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Will BQA certification someday become a requirement?Will BQA certification someday become a requirement?

Some packers will soon require the fed cattle they buy come from BQA-certified feedyards. What are the implications for cow-calf and stocker producers?

Burt Rutherford

September 5, 2018

3 Min Read
Will BQA certification someday become a requirement?

For most cattle feeders, the news in this blog is not new. For cow-calf producers who sell at weaning—don’t retain ownership through the feedyard and thus sell fed cattle directly to the packer—let this blog serve as a prompt to some thoughtful thinking.

For language purists, the phrase “thoughtful thinking” might grate on the brain. However, in this day of polarization and partisan anger, I propose that thoughtful thinking has become an endangered part of our society.

Now to my point: As most cattle feeders know, some packers are requiring the fed cattle they buy to come from feedyards that are Beef Quality Assurance (BQA) certified.

The packers I’m aware of with this requirement are Tyson, which announced earlier this year that they would begin sourcing 100% of their fed cattle supply from BQA-certified feedyards beginning Jan. 1, 2019; National, which made the same announcement, and; Cargill, which made a commitment to source 90% of their fed cattle supply from feedyards that are BQA certified.

RELATED: BQA: Moving the beef business forward

First, a note of caution to those of you who subscribe to black helicopter conspiracy theories. This is not a move by packers to tell you how to raise your cattle or take over your business. Nor NCBA. It is, rather, an example of how markets work in an effort to be sensitive to consumer wants and needs.

Recently, Wendy’s, the third largest hamburger chain in the U.S., requested that their beef supply be responsibly produced under BQA guidelines, according to information from Michigan State University. That’s what has prompted packers to source their fed cattle from BQA-certified feedyards.

So, what does this mean for cow-calf producers and stockers? Right now, you aren’t under any requirement to be BQA certified to sell cattle to a feedyard. But let me strongly suggest that BQA certification is a really, really good idea.

Why? Because first, it’s the right thing to do. It will make your outfit better and make the cattle better that you produce. Will feedyards at some point in time seek out BQA-certified feeder cattle just like they seek out preconditioned cattle now? I don’t know, but it’s certainly possible.

What about your cull cows and bulls? Will packers someday require that those come from ranches and farms that are BQA certified? Again, I don’t know, but it’s certainly within the range of possibilities.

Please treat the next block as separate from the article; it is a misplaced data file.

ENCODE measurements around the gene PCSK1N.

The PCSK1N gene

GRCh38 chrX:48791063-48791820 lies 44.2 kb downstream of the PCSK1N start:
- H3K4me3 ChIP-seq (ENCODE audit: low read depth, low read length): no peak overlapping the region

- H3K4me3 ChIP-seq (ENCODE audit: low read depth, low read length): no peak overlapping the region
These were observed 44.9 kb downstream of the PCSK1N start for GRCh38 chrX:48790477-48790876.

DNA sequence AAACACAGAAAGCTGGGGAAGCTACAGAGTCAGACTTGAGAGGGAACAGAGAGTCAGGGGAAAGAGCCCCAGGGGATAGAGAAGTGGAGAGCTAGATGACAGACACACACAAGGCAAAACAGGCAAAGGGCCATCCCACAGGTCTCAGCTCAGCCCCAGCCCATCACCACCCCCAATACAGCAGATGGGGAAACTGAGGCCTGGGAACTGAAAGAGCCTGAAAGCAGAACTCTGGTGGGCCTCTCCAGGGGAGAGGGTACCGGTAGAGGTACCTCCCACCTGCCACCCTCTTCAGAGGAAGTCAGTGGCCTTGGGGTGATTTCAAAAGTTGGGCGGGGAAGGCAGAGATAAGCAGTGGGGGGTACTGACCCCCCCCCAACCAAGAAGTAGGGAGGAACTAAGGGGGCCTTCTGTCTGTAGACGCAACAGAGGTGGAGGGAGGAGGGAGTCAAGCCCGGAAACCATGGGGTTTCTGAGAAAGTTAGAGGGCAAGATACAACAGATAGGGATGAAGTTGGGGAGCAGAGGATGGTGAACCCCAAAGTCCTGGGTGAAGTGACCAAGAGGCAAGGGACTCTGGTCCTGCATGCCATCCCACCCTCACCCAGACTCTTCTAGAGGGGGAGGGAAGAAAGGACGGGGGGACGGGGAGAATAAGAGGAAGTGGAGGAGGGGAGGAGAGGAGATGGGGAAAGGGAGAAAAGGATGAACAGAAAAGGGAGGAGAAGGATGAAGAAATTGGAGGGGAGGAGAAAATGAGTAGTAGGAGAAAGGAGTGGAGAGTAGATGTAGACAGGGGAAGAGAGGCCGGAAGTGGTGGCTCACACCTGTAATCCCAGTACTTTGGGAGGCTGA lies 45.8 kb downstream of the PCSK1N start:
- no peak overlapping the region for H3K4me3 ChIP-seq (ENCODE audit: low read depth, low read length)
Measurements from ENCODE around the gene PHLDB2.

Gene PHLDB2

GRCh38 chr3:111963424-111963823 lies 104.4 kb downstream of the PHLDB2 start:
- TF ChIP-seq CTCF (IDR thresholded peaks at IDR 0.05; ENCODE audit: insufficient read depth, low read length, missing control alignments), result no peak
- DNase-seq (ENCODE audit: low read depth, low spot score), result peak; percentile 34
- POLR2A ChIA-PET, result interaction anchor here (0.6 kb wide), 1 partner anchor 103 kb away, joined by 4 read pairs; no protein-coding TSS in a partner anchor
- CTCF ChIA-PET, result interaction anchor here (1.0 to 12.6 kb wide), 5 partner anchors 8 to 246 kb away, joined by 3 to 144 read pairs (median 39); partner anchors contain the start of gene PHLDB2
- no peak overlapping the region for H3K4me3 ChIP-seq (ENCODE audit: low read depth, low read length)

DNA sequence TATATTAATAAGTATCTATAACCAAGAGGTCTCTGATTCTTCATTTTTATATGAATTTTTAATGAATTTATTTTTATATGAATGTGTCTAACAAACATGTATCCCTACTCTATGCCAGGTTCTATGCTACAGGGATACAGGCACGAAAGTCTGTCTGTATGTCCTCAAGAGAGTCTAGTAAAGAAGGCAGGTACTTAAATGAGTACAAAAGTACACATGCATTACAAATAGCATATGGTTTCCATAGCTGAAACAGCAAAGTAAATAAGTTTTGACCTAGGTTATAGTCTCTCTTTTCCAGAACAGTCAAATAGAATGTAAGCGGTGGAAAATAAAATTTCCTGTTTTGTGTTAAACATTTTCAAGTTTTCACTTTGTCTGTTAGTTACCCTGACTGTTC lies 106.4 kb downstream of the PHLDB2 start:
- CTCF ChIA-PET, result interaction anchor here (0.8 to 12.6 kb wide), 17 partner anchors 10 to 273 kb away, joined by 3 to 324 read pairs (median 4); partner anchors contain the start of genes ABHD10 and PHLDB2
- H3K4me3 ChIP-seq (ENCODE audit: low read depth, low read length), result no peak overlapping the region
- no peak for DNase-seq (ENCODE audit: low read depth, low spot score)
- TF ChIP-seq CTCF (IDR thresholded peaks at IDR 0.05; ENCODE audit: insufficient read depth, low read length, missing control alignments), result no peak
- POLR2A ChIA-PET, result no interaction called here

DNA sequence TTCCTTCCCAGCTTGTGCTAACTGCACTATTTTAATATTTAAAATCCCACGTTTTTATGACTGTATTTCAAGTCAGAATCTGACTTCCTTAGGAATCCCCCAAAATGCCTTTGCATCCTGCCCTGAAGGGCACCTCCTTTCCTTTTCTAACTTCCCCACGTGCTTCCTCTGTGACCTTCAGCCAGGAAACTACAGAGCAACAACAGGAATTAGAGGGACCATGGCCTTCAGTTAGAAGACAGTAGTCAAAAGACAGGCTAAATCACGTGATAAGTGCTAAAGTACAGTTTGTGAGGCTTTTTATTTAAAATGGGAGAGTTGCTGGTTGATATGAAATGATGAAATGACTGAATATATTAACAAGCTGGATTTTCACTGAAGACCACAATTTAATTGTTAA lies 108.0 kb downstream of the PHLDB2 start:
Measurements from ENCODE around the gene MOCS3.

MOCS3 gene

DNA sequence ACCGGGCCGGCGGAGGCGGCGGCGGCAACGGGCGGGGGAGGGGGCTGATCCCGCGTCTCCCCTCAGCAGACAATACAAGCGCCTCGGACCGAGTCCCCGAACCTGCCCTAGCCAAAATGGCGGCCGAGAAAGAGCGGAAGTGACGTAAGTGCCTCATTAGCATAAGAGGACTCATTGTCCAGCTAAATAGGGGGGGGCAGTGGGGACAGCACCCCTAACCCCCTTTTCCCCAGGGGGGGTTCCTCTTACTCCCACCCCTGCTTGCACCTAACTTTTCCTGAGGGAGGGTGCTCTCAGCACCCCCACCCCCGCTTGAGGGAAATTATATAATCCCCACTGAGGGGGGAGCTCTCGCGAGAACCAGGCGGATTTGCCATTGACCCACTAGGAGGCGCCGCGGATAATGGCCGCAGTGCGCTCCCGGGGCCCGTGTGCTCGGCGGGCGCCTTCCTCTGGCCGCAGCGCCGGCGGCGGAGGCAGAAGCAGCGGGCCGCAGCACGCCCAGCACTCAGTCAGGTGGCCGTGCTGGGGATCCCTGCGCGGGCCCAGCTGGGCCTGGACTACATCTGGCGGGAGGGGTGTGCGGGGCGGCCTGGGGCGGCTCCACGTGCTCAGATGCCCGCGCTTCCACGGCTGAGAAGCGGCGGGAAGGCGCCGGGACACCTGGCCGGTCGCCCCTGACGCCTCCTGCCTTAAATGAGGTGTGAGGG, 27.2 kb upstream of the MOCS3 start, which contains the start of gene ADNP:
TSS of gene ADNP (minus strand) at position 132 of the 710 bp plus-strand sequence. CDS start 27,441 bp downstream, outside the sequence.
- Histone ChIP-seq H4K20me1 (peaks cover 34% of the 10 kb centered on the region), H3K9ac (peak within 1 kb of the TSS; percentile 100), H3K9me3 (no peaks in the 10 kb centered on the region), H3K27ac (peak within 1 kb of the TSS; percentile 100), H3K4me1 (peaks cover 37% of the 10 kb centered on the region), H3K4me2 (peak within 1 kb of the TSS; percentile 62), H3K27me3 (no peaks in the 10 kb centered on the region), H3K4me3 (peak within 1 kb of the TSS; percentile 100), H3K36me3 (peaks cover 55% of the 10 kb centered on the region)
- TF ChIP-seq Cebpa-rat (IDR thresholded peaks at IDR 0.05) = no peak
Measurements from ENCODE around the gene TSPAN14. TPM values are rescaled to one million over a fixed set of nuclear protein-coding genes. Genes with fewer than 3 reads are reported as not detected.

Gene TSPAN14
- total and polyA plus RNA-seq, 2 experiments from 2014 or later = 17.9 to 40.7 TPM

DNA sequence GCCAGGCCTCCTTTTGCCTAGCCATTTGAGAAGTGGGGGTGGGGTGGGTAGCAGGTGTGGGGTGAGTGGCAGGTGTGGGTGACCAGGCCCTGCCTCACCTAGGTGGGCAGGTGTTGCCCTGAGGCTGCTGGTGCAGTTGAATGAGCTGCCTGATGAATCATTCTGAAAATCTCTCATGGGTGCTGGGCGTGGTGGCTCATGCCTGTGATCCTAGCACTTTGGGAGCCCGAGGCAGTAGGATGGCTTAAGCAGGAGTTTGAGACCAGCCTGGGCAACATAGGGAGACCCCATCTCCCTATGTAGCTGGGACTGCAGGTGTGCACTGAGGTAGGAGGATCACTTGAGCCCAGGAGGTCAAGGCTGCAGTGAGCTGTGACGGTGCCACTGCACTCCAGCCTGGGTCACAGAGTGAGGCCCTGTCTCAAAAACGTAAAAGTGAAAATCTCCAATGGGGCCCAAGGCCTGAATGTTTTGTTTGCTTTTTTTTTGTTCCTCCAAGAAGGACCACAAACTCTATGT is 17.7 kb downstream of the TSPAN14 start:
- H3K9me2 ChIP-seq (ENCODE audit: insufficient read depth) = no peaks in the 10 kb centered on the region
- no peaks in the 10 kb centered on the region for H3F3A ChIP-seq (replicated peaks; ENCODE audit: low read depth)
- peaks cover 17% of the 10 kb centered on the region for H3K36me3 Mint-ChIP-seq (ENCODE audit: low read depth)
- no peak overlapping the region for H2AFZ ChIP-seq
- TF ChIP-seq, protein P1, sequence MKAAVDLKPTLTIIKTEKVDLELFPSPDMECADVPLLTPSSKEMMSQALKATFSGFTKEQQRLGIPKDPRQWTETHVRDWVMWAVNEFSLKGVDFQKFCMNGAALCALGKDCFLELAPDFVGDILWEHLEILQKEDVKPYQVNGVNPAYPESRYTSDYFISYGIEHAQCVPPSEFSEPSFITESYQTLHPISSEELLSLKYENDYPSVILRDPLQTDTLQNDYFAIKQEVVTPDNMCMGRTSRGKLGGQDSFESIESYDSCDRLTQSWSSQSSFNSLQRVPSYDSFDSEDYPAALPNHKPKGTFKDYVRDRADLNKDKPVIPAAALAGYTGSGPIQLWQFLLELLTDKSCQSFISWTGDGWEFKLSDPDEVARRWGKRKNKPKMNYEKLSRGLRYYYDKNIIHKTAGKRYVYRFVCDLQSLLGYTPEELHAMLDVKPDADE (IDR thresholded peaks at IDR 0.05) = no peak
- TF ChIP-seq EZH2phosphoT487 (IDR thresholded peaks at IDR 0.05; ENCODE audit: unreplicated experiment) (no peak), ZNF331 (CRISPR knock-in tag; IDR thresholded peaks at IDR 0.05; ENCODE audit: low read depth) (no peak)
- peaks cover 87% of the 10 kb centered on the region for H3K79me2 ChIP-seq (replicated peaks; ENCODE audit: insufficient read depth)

In fact, because of the packer announcements and the possible future implications, I’m told that some sale barns are moving toward requiring that all cattle going through the market be BQA certified. The Livestock Marketing Association is working with its members to provide resources and ensure this happens smoothly.

READ: Value-added calves worth the extra effort

Here’s the bottom line: Good animal husbandry and common-sense production practices that lead to better beef eating experiences for consumers, more dollars in our industry and increased consumer confidence in in our product should not be seen as a bad thing, whether it’s a packer requirement or not.

What’s more, it’s easy. You can take an online course or can attend a hands-on course in your state. Either way, it’s worth the effort to get yourself and your employees certified.

For those of you, and there are many, who are BQA certified, thank you for your investment in making your operation and the beef business better. If you aren’t BQA certified, now is a good time to consider getting that done.


About the Author(s)

Burt Rutherford

Senior Editor, BEEF Magazine

Burt Rutherford is director of content and senior editor of BEEF. He has nearly 40 years’ experience communicating about the beef industry. A Colorado native and graduate of Colorado State University with a degree in agricultural journalism, he now works from his home base in Colorado. He worked as communications director for the North American Limousin Foundation and editor of the Western Livestock Journal before spending 21 years as communications director for the Texas Cattle Feeders Association. He works to keep BEEF readers informed of trends and production practices to bolster the bottom line.

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